ESM in the dock: Germany's fears
Never more so than now, Germany remains the key to what will happen in Europe. Anxiety about the direction that Europe is travelling has become widespread inside the country.
Those arguments will be on full display this week.
On Wednesday the eight judges of the Germany's Federal Constitutional Court will put on their red robes and deliver key verdicts on two of the eurozone's new structures. Some say it will be the most important decision in the court's history.
The judges must decide whether the eurozone's new permanent bailout fund, the European Stability Mechanism (ESM), breaches the German constitution.
The ESM was due to have come into operation in July but is on hold awaiting the court's decision.
The ESM will have deep pockets; 500bn euros (£400bn) to help eurozone countries in trouble.
Its German critics claim that it hands more power to Brussels and therefore should be subject to a referendum.
The court will also pass verdict on the eurozone's fiscal pact, which would give Brussels much greater powers to oversee and control national budgets with the threat of sanctions against those who break the rules.
This pact was very much Angela Merkel's project. She sees it as essential to ensuring countries do not over-spend again.
The critics say that it, too, should trigger a referendum.
If the court were to agree with the critics it would, without doubt, deepen the crisis in the eurozone. Uncertainty would flood back and there would be panic.
Such an outcome worries the German government enough for it to have applied subtle pressure on the legal professors who serve as judges.
The German Finance Minister Wolfgang Schaeuble said: "We have examined this very carefully and I can't see any problem with our German Constitution. They will not block, I am sure, the treaties of the fiscal pact and ESM."
The comment reflects a nervousness. The expectation is that the court will approve the measures going ahead - but, with conditions. And they will be examined carefully.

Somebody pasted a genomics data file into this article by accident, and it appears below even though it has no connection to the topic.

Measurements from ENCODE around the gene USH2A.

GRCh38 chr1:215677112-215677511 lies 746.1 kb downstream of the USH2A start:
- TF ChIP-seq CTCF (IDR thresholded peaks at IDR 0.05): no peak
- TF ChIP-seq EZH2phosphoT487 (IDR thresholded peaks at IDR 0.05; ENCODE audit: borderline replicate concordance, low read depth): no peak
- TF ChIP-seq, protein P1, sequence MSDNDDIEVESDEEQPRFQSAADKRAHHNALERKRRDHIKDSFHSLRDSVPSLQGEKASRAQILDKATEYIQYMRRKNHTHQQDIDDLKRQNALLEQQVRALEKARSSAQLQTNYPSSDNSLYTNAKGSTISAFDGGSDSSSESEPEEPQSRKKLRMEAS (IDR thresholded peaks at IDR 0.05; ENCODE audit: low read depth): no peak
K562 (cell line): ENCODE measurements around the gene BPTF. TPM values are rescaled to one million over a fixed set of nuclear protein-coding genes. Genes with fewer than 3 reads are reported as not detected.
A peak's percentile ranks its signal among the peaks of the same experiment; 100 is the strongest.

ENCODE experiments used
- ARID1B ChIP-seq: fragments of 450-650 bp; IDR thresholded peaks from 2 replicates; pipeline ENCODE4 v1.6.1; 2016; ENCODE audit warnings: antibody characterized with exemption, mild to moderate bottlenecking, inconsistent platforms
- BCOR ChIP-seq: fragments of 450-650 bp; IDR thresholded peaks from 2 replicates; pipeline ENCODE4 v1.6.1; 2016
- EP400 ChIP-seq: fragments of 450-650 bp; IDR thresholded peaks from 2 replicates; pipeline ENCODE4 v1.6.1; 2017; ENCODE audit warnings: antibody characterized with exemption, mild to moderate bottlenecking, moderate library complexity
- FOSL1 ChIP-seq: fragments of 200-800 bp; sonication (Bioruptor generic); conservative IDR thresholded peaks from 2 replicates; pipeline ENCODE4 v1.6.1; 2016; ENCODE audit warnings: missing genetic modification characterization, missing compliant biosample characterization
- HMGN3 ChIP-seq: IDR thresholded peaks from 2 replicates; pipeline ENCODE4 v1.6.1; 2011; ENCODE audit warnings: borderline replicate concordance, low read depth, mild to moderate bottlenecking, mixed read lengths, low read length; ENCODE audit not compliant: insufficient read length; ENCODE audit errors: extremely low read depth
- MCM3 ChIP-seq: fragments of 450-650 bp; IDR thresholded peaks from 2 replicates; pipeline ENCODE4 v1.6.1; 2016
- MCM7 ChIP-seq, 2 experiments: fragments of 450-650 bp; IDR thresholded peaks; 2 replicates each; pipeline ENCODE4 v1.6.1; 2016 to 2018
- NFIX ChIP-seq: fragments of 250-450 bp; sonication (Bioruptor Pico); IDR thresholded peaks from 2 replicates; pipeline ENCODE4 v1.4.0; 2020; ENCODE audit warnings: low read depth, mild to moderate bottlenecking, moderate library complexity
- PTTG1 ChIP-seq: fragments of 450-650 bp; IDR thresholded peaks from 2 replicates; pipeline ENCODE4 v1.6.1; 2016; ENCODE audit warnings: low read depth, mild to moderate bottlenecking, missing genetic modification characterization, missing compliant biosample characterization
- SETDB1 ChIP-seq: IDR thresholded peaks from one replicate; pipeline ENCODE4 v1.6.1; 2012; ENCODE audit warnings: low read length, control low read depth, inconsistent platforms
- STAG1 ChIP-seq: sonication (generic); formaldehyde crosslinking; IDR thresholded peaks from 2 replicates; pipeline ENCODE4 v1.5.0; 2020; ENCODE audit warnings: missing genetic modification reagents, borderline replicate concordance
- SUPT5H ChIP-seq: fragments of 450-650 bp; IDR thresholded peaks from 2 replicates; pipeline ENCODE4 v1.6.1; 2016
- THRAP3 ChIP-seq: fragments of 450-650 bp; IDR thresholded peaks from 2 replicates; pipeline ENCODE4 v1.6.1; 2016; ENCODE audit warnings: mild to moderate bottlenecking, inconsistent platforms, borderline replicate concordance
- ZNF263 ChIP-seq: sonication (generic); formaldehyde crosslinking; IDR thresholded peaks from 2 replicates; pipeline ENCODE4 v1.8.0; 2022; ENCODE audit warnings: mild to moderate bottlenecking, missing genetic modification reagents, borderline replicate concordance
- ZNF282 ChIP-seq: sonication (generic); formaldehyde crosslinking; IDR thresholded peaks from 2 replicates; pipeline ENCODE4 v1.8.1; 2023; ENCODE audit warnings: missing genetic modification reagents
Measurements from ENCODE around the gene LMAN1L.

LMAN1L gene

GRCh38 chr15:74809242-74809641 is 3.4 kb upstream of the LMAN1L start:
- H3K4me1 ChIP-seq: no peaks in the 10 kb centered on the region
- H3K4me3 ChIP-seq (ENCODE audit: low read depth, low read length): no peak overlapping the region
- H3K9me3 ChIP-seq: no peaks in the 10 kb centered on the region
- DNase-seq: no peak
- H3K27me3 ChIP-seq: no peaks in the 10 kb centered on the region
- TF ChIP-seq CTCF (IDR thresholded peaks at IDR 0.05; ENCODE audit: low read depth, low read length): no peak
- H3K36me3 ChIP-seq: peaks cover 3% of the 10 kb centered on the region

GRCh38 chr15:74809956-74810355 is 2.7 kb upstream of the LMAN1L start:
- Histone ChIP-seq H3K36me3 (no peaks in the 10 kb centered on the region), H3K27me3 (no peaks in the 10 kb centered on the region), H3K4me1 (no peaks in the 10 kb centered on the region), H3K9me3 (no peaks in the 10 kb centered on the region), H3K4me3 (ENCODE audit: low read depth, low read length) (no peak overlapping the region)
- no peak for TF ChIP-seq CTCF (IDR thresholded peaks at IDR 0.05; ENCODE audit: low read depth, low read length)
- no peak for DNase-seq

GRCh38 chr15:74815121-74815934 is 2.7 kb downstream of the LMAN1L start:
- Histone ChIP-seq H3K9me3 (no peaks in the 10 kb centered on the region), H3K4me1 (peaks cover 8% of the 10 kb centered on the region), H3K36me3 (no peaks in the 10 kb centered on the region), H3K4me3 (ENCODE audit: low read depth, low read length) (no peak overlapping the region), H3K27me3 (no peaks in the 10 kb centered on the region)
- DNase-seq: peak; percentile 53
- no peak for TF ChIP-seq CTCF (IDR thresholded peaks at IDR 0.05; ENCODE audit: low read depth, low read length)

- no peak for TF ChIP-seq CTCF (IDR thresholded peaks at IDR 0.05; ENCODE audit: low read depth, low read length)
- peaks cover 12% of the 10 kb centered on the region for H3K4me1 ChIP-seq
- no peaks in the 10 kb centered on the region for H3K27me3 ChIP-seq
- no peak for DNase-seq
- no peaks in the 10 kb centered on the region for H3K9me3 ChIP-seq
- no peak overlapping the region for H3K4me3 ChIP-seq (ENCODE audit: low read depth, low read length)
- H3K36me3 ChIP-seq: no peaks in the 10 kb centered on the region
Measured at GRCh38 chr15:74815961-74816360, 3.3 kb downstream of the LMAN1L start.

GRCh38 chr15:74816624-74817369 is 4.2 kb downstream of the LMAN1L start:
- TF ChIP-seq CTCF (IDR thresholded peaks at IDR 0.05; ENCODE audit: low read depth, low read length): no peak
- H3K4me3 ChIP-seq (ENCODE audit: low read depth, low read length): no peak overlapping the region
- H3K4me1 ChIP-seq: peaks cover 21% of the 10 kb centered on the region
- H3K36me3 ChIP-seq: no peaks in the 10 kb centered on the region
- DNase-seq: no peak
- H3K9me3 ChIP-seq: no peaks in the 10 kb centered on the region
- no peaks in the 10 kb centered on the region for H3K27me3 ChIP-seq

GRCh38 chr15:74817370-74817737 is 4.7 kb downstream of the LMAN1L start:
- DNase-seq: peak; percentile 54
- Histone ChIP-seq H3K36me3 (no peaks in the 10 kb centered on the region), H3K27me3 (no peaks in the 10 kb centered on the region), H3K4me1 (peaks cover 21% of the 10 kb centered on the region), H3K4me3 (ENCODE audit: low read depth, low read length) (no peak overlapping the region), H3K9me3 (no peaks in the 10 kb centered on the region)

The head of the court, Andreas Vosskuhle, last year said that the scope for Germany passing more power to Brussels had "probably been largely exhausted".
Interestingly, polls suggest that the public wants the court to reject these measures.
The German people are increasingly rattled. Too much has been given away. At stake here is the principle that parliament has supreme authority. That underpins the constitution which guarantees democratic rights.
The critics argue that preserving the eurozone is being placed above democracy.
The unease afflicting Germans is reflected in the reaction to last week's European Central Bank (ECB) decision to start bond-buying.
Newspapers were scathing. The Suddeutsche Zeitung said that "a euro community that is based on constantly breaching treaties is built on a shaky foundation".
The paper regarded the ECB decision as the bank rewarding economic mismanagement.
Die Welt concluded that it was "the ultimate politicisation of a young central bank, which, according to its statutes and the EU's treaties, should be one of the world's most independent".
The President of the Bundesbank has become the standard bearer for critics by saying that the ECB had come "too close to state financing of governments via the printing presses".
'Sinking or swimming'
Chancellor Angela Merkel, in this dispute, backed the ECB.
Increasingly she is seen as making too many concessions. Elections in Germany are a year away, and the suspicion is that she would like to see the eurozone crisis off the agenda before then.
Another test may come this week. Sooner or later Spain is likely to apply for a general bailout.
Last week the President of the ECB, Mario Draghi, said such a rescue should come with "strict conditionality".
But will it? Or, here too, will there be a fudge which will only reinforce the widespread belief in Germany that the printing presses have been switched on to help weak governments?
The financier, George Soros, has thrown down this challenge to Germany "either throw in your fate with the rest of Europe, take the risk of sinking or swimming, or leave the euro, because if you have left, the problems of the eurozone would get better".
A fierce debate in Germany is under way.